Some things to consider if you’re coming to this new:
It’s December 1969. Pink Floyd are now an ‘albums band’, but I don’t think it’s at all clear what that means. As the idea of ‘rock bands’ took hold during the 1960s, a method for being successful emerged – you pumped out singles, catchy 3 minute songs which you hoped would get you airplay and into the charts, then collected all your best songs and put out an album to capitalise on those who wanted to own everything you did, as well as those few slightly older fans who didn’t really buy singles. By the mid sixties, the rock album was becoming a thing; you didn’t have to put all the singles on it (‘Strawberry Fields’ and ‘Penny Lane’ aren’t on ‘Sergeant Pepper’, for example), and you could do some more interesting things than just churn out a dozen three-minute songs.
But by and large, bands who wanted to make money and be successful still put out singles every few weeks to keep the fan base engaged, to keep their name in the news (so to speak; pop music didn’t appear on the news unless someone was being arrested for something), and to keep the money coming in.
Having decided not to do that any more, Floyd were confronted with the fact that not only did they no longer have a chief songwriter and lead singer, but that they really didn’t know what they wanted to be. The live shows were still popular – this is the era of ‘happenings’, and Pink Floyd shows included psychedelic light shows, carpentry and cups of tea – but how did you get people to buy albums if there were no singles to get the music on the radio, and no other way to make direct contact with your fans?
The first disk of ‘Ummagumma’ is one answer to that – the live shows were the stuff of legend; the curious could now hear some of that for themselves.
To explain the second disk, however, I’m going to have to talk about Musique Concrete and progressive rock.
There was a mindset among certain musicians at the end of the sixties that everything was getting a bit stale. Guitar bands were ten-a-penny, and there seemed (Hendrix notwithstanding) to be a limit to what you could do with a guitar anyway. Keyboards offered one way out of the impasse – the development of keyboard technology around this time deserves a book of its own, but we were moving from electric organs, via the Hammond organ and Leslie speaker combo, the Mellotron and Farfisa organ, to the early experiments of Bob Moog and the emergence of the synthesiser. Keyboard music was where it was at if you wanted to sound different, but even that wasn’t enough for some people, Rick Wright and Roger Waters among them.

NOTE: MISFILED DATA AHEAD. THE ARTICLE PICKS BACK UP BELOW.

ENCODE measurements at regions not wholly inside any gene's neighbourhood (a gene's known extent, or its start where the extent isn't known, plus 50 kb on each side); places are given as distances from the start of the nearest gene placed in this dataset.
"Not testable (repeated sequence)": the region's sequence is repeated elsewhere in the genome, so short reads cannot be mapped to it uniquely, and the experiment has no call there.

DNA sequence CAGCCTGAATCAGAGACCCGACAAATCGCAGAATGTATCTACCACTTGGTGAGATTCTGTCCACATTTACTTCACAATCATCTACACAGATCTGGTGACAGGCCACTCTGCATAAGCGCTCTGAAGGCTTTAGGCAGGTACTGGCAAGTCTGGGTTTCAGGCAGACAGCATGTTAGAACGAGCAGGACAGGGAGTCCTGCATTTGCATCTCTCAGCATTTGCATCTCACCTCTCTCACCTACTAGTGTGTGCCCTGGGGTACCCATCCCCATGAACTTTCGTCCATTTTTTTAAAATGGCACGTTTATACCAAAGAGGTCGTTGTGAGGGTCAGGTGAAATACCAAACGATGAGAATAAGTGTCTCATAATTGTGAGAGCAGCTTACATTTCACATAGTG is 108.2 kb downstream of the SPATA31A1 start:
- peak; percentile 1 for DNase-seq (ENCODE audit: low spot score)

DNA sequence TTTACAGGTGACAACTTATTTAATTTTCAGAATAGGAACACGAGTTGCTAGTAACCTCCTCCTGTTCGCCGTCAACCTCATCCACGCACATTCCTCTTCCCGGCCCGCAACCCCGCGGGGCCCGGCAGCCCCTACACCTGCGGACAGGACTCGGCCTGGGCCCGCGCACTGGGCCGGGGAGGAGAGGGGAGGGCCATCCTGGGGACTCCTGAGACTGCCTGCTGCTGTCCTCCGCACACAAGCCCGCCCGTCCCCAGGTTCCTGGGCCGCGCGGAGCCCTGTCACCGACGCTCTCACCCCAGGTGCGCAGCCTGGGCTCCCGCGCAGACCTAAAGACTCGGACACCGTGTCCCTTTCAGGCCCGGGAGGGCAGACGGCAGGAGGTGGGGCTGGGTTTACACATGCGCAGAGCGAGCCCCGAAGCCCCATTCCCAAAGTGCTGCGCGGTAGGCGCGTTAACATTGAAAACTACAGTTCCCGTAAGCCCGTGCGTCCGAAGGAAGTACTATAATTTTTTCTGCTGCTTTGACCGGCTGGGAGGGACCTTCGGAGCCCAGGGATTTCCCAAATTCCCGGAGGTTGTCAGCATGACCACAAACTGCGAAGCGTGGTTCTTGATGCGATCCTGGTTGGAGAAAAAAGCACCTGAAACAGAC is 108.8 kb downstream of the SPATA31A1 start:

‘Rock & roll’ comes directly from the blues; I don’t think that’s a particularly controversial point of view. Some of those playing rock music at the end of the sixties asked themselves – what if it didn’t? What if it came from European folk traditions; what if it came from classical music? Classical composers at the time – from Messiaen to Boulez, and particularly Stockhausen, were doing things which far outstripped the ‘experimental’ end of rock music – this, for instance, is ten years old at this point:
(Don’t feel you have to listen to it all!)
Why, the question goes, can’t rock music do that, too? Why can’t rock music borrow from the avant garde ideas of musique concrete, where sound is manipulated and distorted by use of magnetic tape into things which can’t be produced by conventional instruments?
Rick and Roger, in particular, thought it was worth a try. In trying, they helped develop a movement which quickly became known as ‘progressive’ rock music – not beholden to the blues particularly; not tied to conventional song structures, and free to experiment in all kinds of directions. King Crimson are generally thought to have given first clear expression to this idea with ‘In the Court of the Crimson King’, which came out a couple of months before Ummagumma, but this is right up there in terms of sparking musicians to go off and do strange, unfathomable, album length things just because they can